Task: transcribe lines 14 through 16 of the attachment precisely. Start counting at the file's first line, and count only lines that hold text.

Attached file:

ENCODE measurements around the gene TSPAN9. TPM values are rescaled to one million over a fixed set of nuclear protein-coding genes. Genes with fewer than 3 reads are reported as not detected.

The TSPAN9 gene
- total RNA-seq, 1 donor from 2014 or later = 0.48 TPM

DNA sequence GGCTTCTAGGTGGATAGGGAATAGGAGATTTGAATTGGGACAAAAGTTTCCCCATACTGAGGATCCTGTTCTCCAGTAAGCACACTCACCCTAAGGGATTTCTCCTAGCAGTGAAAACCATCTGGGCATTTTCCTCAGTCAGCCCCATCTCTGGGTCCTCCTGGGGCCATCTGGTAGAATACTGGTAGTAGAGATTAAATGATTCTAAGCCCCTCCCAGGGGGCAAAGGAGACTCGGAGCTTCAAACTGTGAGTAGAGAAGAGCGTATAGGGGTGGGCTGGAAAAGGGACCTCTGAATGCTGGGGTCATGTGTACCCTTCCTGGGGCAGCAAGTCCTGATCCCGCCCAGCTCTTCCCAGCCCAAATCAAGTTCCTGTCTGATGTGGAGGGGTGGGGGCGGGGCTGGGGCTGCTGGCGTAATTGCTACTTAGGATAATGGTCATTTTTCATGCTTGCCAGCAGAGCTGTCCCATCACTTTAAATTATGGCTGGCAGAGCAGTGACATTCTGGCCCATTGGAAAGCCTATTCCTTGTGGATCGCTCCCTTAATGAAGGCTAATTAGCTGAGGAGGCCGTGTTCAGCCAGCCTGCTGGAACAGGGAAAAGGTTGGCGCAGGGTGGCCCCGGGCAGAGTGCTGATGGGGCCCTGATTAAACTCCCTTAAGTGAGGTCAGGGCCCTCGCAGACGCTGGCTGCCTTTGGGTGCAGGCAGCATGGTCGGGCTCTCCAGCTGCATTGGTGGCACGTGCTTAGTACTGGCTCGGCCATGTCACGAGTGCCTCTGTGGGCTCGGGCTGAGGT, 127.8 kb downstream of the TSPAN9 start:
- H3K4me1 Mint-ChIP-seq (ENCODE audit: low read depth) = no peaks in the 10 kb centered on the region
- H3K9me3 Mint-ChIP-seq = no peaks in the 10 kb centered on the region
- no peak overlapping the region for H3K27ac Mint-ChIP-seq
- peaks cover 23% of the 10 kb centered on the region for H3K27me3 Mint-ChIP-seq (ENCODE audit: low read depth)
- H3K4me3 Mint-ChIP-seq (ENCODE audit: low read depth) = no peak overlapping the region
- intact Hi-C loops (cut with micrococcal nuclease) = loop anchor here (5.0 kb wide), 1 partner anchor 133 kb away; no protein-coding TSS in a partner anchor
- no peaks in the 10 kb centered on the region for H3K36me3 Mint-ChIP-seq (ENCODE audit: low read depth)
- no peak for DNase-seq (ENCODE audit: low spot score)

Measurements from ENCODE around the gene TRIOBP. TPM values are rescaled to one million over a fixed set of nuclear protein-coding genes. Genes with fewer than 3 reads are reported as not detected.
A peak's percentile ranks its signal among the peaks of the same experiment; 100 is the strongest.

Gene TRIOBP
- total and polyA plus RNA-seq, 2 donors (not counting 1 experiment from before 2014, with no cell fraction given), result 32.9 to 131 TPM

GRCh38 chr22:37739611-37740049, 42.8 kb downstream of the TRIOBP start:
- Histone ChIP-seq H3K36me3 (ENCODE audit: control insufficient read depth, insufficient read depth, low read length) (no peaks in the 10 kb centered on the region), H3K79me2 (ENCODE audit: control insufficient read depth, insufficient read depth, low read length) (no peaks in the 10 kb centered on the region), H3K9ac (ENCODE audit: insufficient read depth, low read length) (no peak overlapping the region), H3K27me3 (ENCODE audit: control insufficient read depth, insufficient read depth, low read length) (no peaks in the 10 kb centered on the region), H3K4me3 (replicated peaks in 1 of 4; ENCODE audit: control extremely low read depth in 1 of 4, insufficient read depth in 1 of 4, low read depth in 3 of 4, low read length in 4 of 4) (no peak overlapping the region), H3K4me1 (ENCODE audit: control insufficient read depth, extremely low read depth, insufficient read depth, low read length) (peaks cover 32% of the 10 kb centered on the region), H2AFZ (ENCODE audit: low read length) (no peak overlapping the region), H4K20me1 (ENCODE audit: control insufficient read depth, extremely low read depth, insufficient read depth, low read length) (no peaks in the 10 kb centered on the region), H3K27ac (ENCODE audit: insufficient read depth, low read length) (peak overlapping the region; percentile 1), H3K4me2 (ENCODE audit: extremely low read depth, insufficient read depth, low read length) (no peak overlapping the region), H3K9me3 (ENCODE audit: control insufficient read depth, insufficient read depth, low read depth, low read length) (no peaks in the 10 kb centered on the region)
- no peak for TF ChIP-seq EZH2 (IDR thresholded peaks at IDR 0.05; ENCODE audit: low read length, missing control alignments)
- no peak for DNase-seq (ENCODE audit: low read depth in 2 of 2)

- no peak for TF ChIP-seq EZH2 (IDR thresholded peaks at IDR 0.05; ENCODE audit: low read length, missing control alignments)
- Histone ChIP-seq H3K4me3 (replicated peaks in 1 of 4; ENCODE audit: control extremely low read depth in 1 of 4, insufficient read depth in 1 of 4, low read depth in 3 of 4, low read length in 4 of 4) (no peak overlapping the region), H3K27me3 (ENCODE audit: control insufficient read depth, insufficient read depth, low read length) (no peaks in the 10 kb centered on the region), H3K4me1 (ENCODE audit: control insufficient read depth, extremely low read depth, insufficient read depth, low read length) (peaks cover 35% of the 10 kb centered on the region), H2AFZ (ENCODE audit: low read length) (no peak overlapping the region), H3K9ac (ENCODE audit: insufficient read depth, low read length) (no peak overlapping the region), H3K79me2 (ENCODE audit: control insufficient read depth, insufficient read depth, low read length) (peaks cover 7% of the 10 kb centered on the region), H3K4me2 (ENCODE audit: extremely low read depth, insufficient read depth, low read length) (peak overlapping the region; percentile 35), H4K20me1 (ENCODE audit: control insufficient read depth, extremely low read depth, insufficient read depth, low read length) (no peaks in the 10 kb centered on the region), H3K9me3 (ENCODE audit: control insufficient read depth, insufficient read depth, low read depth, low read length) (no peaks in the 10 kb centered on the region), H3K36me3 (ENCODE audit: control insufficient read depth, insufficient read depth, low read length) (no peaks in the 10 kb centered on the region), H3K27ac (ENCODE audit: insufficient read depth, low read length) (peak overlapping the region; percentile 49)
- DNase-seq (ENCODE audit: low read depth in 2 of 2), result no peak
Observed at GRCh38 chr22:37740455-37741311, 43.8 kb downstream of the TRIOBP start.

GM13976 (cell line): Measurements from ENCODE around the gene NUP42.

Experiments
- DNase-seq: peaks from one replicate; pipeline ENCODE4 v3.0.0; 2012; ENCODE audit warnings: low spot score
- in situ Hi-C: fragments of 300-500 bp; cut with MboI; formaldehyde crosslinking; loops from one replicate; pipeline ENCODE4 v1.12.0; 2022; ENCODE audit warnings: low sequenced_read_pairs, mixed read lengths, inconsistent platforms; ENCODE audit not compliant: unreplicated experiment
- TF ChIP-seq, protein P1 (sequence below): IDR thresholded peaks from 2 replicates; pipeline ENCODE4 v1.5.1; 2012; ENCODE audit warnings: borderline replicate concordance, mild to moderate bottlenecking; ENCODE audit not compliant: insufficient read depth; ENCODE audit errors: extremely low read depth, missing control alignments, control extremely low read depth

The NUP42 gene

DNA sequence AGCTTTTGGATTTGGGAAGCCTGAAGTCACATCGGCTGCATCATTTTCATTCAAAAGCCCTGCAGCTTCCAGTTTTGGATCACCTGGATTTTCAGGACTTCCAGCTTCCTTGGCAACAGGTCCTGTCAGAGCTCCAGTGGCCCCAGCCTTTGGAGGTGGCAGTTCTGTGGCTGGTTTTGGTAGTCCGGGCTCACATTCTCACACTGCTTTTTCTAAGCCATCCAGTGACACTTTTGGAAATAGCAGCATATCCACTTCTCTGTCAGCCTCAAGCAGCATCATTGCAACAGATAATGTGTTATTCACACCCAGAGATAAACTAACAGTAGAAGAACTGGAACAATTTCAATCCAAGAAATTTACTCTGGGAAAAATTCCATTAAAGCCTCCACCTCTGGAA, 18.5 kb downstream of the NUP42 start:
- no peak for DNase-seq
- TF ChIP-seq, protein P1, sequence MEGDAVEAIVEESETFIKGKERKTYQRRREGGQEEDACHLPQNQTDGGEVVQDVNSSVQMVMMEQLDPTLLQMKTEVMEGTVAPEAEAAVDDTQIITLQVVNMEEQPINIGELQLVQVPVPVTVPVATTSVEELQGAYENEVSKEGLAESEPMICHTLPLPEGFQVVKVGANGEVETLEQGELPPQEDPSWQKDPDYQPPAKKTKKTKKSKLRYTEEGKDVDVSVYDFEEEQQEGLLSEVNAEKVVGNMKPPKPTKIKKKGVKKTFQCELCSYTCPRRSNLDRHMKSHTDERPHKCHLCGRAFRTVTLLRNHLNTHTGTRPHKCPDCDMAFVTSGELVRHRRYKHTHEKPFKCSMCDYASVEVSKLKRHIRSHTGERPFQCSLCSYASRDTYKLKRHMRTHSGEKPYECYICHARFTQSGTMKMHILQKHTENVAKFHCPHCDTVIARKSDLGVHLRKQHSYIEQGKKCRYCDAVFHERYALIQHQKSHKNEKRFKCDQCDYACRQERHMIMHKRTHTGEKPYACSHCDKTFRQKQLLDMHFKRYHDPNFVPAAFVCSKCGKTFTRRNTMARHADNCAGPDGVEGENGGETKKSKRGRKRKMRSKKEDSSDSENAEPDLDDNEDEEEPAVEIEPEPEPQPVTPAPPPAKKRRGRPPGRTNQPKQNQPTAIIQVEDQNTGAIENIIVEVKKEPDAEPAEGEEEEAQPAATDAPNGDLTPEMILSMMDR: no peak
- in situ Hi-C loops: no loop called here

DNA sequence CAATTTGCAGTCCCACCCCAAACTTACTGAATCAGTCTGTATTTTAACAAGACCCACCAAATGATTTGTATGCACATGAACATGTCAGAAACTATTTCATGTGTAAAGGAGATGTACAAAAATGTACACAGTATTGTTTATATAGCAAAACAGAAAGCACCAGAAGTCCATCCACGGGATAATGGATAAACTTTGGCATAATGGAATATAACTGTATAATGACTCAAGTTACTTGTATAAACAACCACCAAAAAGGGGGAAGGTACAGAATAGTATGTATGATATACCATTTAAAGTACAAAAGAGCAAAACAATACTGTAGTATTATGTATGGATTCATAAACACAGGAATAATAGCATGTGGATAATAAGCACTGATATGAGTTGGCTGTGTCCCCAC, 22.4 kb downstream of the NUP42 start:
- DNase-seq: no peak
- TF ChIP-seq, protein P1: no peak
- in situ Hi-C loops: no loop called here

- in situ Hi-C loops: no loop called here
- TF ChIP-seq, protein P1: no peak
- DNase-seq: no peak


A peak's percentile ranks its signal among the peaks of the same experiment; 100 is the strongest.

Gene TRIOBP
- total and polyA plus RNA-seq, 2 donors (not counting 1 experiment from before 2014, with no cell fraction given), result 32.9 to 131 TPM